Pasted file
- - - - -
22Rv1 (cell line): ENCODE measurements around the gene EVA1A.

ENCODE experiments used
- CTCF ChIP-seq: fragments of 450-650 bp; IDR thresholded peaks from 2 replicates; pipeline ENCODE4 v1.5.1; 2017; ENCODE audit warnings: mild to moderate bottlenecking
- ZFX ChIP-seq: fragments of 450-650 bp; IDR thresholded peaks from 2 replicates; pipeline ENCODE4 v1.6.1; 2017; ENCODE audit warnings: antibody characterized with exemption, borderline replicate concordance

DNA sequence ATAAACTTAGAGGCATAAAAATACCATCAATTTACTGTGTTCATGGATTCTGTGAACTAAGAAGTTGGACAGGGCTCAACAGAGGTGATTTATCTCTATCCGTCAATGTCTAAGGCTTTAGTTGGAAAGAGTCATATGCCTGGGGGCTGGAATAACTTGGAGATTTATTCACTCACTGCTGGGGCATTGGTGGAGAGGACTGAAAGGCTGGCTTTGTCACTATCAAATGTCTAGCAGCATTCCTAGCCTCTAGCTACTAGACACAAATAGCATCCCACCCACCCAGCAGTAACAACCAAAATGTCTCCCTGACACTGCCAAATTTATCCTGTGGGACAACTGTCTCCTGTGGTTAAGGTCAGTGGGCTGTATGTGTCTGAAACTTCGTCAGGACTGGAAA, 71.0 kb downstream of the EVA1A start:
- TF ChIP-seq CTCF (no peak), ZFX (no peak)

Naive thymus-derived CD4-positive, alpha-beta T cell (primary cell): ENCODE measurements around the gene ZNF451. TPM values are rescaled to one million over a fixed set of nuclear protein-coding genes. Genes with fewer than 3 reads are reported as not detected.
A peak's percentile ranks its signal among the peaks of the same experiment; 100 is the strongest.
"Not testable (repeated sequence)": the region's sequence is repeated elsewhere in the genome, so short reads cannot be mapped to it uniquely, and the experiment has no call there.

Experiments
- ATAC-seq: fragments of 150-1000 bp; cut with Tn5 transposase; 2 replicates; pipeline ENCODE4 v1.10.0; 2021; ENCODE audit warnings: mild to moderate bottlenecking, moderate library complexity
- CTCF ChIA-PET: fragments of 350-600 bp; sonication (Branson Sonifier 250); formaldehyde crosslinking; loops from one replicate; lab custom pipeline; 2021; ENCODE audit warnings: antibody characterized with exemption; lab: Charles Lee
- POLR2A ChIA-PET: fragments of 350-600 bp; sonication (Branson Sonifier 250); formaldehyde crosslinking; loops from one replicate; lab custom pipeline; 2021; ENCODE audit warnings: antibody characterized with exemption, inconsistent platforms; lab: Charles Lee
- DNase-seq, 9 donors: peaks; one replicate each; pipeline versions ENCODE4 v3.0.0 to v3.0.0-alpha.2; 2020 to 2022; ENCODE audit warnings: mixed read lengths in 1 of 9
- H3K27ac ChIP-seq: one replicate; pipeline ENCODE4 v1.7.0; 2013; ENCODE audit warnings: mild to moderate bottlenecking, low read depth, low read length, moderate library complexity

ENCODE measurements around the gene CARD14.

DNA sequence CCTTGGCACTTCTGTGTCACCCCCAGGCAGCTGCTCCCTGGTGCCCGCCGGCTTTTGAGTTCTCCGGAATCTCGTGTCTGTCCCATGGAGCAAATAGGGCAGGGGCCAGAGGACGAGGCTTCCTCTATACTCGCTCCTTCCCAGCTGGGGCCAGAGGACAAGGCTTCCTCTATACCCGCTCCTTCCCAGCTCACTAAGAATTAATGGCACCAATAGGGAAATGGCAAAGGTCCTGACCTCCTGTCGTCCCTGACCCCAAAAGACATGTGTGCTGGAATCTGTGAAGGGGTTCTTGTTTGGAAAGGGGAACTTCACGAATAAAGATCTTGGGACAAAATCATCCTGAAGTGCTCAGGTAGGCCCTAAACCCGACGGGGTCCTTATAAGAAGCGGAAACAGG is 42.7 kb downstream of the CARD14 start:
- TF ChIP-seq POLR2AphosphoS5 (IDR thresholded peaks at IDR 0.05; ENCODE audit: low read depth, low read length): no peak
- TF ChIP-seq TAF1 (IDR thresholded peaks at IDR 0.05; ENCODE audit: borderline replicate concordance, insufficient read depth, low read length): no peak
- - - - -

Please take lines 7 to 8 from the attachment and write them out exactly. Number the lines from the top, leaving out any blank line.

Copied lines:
Naive thymus-derived CD4-positive, alpha-beta T cell (primary cell): ENCODE measurements around the gene ZNF451. TPM values are rescaled to one million over a fixed set of nuclear protein-coding genes. Genes with fewer than 3 reads are reported as not detected.
A peak's percentile ranks its signal among the peaks of the same experiment; 100 is the strongest.